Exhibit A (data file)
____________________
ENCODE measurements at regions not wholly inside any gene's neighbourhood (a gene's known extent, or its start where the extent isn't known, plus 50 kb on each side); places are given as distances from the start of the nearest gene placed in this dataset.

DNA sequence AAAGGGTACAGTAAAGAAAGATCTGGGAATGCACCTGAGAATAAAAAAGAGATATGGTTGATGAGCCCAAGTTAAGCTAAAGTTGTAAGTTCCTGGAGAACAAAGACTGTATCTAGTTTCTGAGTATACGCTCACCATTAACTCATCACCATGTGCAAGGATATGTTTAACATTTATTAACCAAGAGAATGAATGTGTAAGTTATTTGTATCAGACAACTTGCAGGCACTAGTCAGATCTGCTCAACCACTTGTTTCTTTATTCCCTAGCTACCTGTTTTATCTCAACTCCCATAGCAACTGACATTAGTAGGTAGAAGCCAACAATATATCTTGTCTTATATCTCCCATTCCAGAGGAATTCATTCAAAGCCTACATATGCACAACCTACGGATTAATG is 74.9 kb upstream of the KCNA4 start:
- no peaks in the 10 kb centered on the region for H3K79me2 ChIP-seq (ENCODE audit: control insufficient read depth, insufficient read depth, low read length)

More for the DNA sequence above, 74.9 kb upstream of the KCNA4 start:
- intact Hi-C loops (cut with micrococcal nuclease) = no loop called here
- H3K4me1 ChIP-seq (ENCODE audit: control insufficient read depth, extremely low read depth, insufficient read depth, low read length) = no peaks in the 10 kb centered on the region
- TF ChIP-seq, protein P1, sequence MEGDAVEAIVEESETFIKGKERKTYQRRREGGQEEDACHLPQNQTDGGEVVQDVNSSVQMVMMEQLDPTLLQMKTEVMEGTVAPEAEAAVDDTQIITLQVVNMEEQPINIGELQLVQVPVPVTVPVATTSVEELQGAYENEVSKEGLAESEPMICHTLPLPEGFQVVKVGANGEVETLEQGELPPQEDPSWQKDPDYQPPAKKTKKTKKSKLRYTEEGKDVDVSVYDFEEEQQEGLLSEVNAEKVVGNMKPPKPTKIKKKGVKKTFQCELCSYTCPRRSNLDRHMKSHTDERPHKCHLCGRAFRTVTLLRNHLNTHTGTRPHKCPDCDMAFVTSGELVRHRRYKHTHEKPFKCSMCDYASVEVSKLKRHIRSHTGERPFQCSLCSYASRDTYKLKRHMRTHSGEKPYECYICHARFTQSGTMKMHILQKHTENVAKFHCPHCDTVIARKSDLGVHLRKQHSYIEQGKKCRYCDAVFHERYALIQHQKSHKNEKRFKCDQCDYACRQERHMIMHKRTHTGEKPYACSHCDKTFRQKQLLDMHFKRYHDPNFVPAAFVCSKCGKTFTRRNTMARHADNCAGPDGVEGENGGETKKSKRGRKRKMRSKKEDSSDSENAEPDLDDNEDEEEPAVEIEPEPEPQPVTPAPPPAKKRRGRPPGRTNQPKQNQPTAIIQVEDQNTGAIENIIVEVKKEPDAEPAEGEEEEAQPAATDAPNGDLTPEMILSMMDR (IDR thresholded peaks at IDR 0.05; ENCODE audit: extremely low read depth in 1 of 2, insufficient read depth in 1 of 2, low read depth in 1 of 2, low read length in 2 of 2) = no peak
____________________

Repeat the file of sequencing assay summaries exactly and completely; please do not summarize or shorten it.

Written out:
ENCODE measurements at regions not wholly inside any gene's neighbourhood (a gene's known extent, or its start where the extent isn't known, plus 50 kb on each side); places are given as distances from the start of the nearest gene placed in this dataset.

DNA sequence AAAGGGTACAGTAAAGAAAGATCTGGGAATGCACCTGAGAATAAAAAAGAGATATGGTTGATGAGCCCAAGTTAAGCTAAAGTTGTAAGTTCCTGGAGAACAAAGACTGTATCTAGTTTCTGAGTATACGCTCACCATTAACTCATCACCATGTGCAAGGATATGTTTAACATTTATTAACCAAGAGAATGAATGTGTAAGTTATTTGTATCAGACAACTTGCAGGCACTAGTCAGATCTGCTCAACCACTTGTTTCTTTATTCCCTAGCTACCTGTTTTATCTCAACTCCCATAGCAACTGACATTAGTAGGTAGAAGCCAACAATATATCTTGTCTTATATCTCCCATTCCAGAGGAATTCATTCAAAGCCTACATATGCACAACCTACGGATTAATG is 74.9 kb upstream of the KCNA4 start:
- no peaks in the 10 kb centered on the region for H3K79me2 ChIP-seq (ENCODE audit: control insufficient read depth, insufficient read depth, low read length)

More for the DNA sequence above, 74.9 kb upstream of the KCNA4 start:
- intact Hi-C loops (cut with micrococcal nuclease) = no loop called here
- H3K4me1 ChIP-seq (ENCODE audit: control insufficient read depth, extremely low read depth, insufficient read depth, low read length) = no peaks in the 10 kb centered on the region
- TF ChIP-seq, protein P1, sequence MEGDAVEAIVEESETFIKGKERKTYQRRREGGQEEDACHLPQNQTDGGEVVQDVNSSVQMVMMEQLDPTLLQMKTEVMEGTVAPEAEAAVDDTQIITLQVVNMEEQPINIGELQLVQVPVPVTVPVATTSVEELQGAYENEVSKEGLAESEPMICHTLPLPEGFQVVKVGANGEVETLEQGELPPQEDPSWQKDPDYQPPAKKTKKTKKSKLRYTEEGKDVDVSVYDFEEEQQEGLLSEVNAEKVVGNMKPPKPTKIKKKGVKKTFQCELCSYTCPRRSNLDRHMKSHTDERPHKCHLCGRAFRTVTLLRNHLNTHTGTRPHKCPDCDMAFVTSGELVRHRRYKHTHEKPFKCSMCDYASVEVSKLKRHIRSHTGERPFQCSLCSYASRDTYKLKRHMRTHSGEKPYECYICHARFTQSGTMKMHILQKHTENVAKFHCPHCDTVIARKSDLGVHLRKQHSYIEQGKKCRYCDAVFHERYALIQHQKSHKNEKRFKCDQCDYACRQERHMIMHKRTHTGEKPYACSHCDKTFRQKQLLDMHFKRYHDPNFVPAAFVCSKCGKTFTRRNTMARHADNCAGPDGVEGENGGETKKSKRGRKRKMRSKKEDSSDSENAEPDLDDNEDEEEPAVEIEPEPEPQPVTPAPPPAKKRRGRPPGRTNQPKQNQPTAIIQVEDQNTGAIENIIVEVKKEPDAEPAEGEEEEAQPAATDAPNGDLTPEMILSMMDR (IDR thresholded peaks at IDR 0.05; ENCODE audit: extremely low read depth in 1 of 2, insufficient read depth in 1 of 2, low read depth in 1 of 2, low read length in 2 of 2) = no peak